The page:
Venn diagrams were introduced in 1880 by John Venn (1834–1923) in a paper entitled On the Diagrammatic and Mechanical Representation of Propositions and Reasonings in the “Philosophical Magazine and Journal of Science”, about the different ways to represent propositions by diagrams.[1] The use of these types of diagrams in formal logic, according to Ruskey and M. Weston, is “not an easy history to trace, but it is certain that the diagrams that are popularly associated with Venn, in fact, originated much earlier. They are rightly associated with Venn, however, because he comprehensively surveyed and formalized their usage, and was the first to generalize them”.[2]

Venn himself did not use the term “Venn diagram” and referred to his invention as “Eulerian Circles.”[1] For example, in the opening sentence of his 1880 article Venn writes, “Schemes of diagrammatic representation have been so familiarly introduced into logical treatises during the last century or so, that many readers, even those who have made no professional study of logic, may be supposed to be acquainted with the general nature and object of such devices. Of these schemes one only, viz. that commonly called ‘Eulerian circles,’ has met with any general acceptance…”[3] The first to use the term “Venn diagram” was Clarence Irving Lewis in 1918, in his book “A Survey of Symbolic Logic”.[2]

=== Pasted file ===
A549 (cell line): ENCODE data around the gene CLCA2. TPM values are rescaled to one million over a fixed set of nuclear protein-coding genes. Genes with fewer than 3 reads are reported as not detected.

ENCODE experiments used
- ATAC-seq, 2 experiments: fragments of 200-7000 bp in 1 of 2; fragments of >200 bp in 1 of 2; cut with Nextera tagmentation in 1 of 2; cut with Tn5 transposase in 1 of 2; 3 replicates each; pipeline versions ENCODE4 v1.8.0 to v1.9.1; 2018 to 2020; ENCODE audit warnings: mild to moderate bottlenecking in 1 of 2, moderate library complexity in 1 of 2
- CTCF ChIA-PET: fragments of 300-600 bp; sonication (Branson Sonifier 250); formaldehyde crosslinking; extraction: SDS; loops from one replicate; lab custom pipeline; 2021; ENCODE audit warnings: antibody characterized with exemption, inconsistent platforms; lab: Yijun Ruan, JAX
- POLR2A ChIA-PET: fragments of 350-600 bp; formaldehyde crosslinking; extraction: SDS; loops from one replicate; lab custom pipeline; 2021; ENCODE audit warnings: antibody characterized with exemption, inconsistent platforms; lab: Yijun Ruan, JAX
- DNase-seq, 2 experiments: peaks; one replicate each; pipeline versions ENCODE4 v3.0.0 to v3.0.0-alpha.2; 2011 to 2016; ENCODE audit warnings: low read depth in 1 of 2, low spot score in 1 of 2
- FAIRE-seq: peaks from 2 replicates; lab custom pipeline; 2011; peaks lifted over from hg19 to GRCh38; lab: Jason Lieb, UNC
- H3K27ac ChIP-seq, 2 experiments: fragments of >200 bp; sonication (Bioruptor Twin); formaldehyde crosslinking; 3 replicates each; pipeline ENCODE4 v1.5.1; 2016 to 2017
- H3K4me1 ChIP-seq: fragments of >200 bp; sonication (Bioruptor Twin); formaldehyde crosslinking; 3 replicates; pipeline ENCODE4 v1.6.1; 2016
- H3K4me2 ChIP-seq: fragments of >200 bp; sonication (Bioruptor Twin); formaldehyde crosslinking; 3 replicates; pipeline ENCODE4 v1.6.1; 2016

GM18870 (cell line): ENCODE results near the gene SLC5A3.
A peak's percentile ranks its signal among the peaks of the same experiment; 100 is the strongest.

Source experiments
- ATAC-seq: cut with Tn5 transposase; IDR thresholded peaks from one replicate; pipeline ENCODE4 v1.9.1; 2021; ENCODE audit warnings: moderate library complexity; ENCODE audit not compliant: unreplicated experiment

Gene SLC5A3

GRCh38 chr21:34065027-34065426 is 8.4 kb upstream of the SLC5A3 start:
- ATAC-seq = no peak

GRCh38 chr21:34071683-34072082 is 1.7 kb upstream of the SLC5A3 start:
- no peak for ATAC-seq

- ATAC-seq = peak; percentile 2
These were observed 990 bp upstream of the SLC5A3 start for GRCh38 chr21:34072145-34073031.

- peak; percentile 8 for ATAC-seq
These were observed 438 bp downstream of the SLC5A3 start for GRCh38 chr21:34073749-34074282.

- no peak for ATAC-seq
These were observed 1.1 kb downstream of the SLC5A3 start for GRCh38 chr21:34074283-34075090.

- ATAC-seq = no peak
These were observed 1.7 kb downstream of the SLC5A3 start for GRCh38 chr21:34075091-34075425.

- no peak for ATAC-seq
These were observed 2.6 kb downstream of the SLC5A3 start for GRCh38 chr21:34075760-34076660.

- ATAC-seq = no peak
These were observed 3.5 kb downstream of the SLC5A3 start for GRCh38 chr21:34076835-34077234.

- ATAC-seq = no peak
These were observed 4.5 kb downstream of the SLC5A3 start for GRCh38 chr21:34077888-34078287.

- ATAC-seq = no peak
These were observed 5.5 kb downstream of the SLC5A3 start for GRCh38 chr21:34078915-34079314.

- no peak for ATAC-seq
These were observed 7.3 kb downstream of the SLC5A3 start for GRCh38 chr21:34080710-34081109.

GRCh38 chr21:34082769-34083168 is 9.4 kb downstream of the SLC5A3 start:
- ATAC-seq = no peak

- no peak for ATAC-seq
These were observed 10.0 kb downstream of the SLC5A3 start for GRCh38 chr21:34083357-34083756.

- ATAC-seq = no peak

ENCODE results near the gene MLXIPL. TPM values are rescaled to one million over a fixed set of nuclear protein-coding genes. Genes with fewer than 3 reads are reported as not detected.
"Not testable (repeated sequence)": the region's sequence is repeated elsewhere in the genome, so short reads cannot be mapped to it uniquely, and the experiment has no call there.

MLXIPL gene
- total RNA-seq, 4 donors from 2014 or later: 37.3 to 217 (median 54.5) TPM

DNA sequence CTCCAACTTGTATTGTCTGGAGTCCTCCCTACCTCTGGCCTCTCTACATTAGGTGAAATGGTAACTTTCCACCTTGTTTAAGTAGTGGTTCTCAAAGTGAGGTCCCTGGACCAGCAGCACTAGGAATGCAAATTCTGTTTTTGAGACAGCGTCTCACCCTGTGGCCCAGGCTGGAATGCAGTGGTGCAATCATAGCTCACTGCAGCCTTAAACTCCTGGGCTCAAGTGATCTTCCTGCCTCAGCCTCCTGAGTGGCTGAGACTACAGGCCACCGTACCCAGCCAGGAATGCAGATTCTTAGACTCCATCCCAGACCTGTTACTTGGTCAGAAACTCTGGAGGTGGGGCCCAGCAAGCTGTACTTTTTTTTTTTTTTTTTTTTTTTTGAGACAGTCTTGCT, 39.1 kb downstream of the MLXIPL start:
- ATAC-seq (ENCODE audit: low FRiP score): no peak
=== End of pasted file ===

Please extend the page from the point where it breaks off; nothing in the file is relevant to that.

Venn diagrams are very similar to Euler diagrams, which were invented by Leonhard Euler (1708–1783) in the 18th century.[note 1] M. E. Baron has noted that Leibniz (1646–1716) in the 17th century produced similar diagrams before Euler, but much of it was unpublished. She also observes even earlier Euler-like diagrams by Ramon Lull in the 13th Century.[4]

In the 20th century, Venn diagrams were further developed. D.W. Henderson showed in 1963 that the existence of an n-Venn diagram with n-fold rotational symmetry implied that n was a prime number.[5] He also showed that such symmetric Venn diagrams exist when n is 5 or 7. In 2002 Peter Hamburger found symmetric Venn diagrams for n = 11 and in 2003, Griggs, Killian, and Savage showed that symmetric Venn diagrams exist for all other primes. Thus rotationally symmetric Venn diagrams exist if and only if n is a prime number.[6]

Venn diagrams and Euler diagrams were incorporated as part of instruction in set theory as part of the new math movement in the 1960s. Since then, they have also been adopted by other curriculum fields such as reading.[7]

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